Listening to Dr Fine talk about his various innovations and inventions – he has a whopping 106 patents issued in the US – it’s clear that these sorts of “chance discoveries” have happened constantly, often with one invention leading into another into another, and very often with strong opposition from the establishment.

In a neat, circular bit of happenstance, for example, this device that he came up with to measure Nitrosamines was based on his work with the nitro compounds in explosives, but the device proved to be so effective at measuring those Nitrosamines that he realised he could adapt it back into something that can just as effectively detect explosives. Once again, mirroring the WHO study almost exactly, Dr Fine and his team showed what they were working on to someone in the US government who saw it working, saw them detecting plastic explosives that were assumed to be undetectable at that time, and then went away and wrote up a report slandering Dr Fine anyway, because, as Dr fine recounts, “They said it was impossible – that it was actually mathematically impossible – and therefore I couldn’t be believed. This ended up delaying the field in the US for years.”

These devices are now used to detect plastic explosives world-wide, with Israel, as it so happens, being one of its earliest adopters, using it extensively on its boarders with Gaza, Lebanon, and Jordan.

And so the question remains, if this sort of thing kept happening to the good doctor, why on earth shouldn’t the same be true of just about anyone? Or, more pointedly, as he says it, “Why can I innovate whereas scientists who are far smarter than I am, cannot?”

Fostering innovation

Is innovation innate or something that can be taught? Neither? Both. From Dr Fine’s point of view, the ability to innovate, to think creatively, comes from creating both an environment and an attitude in which innovation can be cultivated. He notes that this is certainly not relegated just to the hard sciences, but can apply to any field.

“It can be an artist, a businessman, a musician, a writer. Innovation is not just science, it’s seeing things differently. People are born with the innovation ability. A three-year-old plays in a sandbox and takes a piece of wood and pretends it’s a plane. They have an open mind. Somehow it gets crushed out of us.”

Part of the blame, he believes, is that educational institutions – be they primary, secondary, and even tertiary – have a bad habit of repressing rather than fostering this sort of creative thinking. He notes that this even includes PHD programmes. “For example, and this got me in trouble with some academics, when you start on a PHD programme they tell you to go study a particular field from top to bottom and then start your project. Well, [by doing that], you’ve just killed all the innovation. What you should do is read a little bit for a day and then go and think about it. Think of all the ways you might solve the problem and then once you’ve found the best way, then you can go read the literature.”

This is where Dr Fine’s decision to donate $3 million dollars to Wits comes in. Wishing to counteract the tendencies of educational institutions to suppress creativity, he decided that he wanted to create a department in a university purely dedicated to the art and science of innovation. He considered American universities and his old alma mater in the UK, Leeds University, for such a project, but he ultimately decided to go with the place where his university education begin: Wits.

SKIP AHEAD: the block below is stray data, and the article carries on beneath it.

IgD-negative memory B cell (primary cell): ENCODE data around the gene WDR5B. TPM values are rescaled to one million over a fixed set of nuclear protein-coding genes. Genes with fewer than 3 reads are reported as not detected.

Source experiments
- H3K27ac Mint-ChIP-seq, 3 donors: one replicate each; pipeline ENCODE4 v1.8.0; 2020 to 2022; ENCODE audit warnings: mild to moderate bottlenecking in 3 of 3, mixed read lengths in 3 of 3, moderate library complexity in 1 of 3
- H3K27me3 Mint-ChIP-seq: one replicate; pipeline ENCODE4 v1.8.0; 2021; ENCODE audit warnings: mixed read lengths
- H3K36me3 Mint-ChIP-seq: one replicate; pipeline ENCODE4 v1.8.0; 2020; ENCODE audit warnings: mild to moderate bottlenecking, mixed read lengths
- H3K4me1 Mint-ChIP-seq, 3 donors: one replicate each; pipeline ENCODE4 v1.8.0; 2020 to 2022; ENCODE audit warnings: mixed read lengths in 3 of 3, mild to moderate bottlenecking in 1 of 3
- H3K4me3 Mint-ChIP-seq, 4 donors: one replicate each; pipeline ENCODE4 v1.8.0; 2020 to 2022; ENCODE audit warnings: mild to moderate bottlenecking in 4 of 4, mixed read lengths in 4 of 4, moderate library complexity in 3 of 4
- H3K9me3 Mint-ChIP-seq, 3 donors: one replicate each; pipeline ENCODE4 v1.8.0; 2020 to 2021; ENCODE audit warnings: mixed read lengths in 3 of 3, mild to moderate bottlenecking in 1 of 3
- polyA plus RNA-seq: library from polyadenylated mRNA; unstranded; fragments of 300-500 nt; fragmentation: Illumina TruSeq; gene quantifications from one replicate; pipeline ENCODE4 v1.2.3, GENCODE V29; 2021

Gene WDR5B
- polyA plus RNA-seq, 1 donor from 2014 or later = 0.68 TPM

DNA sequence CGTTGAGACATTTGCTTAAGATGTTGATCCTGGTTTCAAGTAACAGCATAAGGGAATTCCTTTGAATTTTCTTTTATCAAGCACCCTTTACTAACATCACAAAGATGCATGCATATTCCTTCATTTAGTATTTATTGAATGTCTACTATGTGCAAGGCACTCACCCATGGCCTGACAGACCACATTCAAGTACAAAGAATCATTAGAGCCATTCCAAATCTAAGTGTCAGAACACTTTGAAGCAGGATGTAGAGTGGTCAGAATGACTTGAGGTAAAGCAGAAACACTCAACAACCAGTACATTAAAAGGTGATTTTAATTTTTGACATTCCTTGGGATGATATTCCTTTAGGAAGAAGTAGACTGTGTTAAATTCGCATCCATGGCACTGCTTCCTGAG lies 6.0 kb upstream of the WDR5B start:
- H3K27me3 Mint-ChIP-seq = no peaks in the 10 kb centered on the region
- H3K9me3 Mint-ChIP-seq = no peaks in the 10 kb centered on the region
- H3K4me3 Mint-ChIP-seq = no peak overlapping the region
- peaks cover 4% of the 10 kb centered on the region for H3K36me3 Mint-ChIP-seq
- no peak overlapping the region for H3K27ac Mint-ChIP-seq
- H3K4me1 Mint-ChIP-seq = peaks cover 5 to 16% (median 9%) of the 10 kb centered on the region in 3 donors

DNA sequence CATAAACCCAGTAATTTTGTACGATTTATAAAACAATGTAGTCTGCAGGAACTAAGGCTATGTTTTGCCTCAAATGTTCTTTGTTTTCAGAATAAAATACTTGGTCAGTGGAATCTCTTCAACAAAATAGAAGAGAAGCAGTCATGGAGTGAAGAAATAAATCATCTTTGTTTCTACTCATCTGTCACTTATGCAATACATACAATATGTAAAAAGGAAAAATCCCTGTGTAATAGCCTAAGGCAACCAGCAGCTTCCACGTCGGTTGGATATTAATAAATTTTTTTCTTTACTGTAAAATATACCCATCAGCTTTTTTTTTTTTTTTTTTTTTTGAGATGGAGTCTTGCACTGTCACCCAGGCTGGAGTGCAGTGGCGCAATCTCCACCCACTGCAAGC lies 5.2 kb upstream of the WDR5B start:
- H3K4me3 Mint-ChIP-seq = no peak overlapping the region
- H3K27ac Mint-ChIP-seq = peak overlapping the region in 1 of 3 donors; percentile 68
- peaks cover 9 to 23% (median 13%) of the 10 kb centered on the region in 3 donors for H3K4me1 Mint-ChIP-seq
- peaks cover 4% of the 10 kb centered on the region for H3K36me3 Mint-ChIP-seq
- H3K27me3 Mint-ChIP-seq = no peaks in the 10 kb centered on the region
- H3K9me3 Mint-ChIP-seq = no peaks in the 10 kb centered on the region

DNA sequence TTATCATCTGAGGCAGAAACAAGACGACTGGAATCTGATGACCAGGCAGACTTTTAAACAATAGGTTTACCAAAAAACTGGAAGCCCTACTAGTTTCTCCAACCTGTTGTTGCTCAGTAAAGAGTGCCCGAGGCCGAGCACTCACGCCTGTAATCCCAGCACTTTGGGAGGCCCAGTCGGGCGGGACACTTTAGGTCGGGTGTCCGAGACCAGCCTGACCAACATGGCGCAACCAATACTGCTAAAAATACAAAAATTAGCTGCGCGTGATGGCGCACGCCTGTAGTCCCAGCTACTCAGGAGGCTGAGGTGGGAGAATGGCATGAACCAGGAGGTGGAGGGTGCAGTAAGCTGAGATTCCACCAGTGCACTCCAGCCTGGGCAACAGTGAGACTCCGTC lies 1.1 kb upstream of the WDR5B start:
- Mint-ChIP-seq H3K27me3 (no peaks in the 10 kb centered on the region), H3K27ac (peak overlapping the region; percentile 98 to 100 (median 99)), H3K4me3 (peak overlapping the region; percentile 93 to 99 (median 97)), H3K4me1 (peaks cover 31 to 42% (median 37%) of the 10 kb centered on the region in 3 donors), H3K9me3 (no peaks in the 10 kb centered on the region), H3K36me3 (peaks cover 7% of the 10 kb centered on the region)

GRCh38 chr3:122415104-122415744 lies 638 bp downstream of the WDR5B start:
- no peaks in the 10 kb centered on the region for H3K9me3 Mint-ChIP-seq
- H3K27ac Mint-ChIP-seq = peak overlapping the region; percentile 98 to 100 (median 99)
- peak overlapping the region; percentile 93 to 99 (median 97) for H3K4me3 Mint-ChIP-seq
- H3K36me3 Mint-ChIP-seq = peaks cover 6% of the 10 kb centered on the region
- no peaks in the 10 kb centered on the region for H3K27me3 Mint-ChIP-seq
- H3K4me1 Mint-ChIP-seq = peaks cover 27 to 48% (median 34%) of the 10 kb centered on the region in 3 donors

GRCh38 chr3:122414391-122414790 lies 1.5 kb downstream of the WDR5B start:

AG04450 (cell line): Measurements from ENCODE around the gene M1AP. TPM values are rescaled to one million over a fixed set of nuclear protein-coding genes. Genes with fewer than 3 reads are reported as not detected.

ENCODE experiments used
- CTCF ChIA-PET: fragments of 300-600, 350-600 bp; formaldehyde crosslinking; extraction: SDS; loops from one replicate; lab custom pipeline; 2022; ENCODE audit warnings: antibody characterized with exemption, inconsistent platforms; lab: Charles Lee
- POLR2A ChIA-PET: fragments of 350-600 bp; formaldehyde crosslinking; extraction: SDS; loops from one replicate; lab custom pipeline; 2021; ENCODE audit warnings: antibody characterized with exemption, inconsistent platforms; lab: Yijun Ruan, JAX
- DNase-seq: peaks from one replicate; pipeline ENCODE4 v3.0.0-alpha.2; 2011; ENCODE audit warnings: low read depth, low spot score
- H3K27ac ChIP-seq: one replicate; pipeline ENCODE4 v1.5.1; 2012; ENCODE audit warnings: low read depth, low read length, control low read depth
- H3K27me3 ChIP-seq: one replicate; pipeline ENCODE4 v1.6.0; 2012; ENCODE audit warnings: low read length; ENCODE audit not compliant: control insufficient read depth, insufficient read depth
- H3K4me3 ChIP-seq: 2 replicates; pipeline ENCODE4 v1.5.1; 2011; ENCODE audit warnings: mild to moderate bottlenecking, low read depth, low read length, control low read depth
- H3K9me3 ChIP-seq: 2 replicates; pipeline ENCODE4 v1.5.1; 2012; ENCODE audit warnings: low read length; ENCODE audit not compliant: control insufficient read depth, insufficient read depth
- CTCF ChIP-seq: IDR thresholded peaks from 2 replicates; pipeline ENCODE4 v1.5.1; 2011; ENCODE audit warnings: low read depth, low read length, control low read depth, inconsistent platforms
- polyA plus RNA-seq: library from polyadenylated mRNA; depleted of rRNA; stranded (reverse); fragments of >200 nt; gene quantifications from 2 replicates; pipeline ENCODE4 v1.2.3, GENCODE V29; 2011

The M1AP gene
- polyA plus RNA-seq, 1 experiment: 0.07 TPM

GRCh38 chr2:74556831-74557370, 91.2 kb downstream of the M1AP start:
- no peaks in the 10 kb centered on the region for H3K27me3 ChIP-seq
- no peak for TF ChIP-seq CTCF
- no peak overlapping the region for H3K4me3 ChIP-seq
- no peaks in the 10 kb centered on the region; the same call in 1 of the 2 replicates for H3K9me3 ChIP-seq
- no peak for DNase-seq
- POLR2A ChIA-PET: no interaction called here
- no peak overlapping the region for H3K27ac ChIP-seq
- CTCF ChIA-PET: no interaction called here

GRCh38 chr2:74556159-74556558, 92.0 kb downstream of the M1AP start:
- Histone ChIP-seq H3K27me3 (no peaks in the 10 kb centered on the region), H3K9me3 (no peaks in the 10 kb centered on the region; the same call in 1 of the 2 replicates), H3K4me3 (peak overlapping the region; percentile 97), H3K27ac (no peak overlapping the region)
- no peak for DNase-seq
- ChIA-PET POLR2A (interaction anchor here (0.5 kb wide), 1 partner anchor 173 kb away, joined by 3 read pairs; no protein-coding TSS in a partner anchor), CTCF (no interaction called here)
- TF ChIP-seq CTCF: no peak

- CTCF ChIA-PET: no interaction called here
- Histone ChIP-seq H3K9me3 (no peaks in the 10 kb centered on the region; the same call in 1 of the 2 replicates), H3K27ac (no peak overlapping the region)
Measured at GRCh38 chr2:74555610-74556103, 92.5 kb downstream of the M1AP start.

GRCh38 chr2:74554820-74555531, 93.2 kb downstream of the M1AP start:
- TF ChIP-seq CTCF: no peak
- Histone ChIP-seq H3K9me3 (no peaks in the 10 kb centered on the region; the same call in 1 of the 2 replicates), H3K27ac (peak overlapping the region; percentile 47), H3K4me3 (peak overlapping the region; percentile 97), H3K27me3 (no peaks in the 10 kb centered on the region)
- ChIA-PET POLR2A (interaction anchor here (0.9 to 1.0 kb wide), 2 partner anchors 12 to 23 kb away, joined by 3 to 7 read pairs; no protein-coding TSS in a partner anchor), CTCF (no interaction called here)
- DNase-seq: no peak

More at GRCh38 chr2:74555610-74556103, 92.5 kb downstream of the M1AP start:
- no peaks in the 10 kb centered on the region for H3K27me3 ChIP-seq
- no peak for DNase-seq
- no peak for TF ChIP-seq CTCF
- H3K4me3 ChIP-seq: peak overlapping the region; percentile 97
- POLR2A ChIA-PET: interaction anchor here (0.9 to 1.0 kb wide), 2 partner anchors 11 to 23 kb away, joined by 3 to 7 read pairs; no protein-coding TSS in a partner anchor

In part this was for purely practical reasons, but also because he believes that South Africa, and Africa in general, would benefit most from an increased focus on innovation. “Three million dollars at Wits pays for an awful lot of activity. It gets you a professor, a staff, PHD students, a whole department. In the US or UK, $3 million just isn’t that much. Wits is also especially good because innovation is helped by having many cultures around it [and a multicultural South African university offers that in spades]. And Africa needs that kind of innovation.”

“All these graduates graduating from these universities… I want them to have a measure that it’s not about how many papers you publish but of how many jobs you create. I have 106 registered patents in the US and have generated well over a billion dollars [through my inventions]. Universities worldwide measure your success by how many papers you put out, but that’s meaningless. The question [that drives this Chair in Innovation] is what steps did you take to create new inventions, new companies, new products?”

Beyond just this particular department at this particular university, Dr Fine offers some salient points on fostering innovation, in general, and in schools and universities, in particular.

“I’ve been puzzled about what makes people innovate. Why do I do it and other people not? I’ve seen people who are far brighter than me and they know so much about a subject that they can’t see the trees for the forest. It’s not that they were born differently. It’s when an opportunity comes to grab it, don’t be afraid of failure. I know many excellent scientists who just couldn’t innovate because they’re afraid of failing. Failure is a big part of innovation. When you fail, enjoy the failure and learn from it. You’ll be much better off [than if you had not failed].”

In closing, I asked Dr Fine what he would tell kids and young adults to get them to resist this “grinding down” of their innate ability to innovate. His answer, as you may well expect, is the perfect summary of everything he said before: “Your own ideas are usually damn good. Trust them. Yes, make sure your idea’s right before making them public. An innovator can’t make a mistake in public. But if you are sure of your facts and you’ve checked it out with parents or friends and it really works then, hey, you’ve done something, you’re good, you don’t have to be concerned. When people told me I was incompetent or stupid, I knew I had a good idea. ‘Are you crazy! Are you nuts? That will never work!’ Take that as a compliment.” Dr Fine did just that, and he and the world are all the better for it.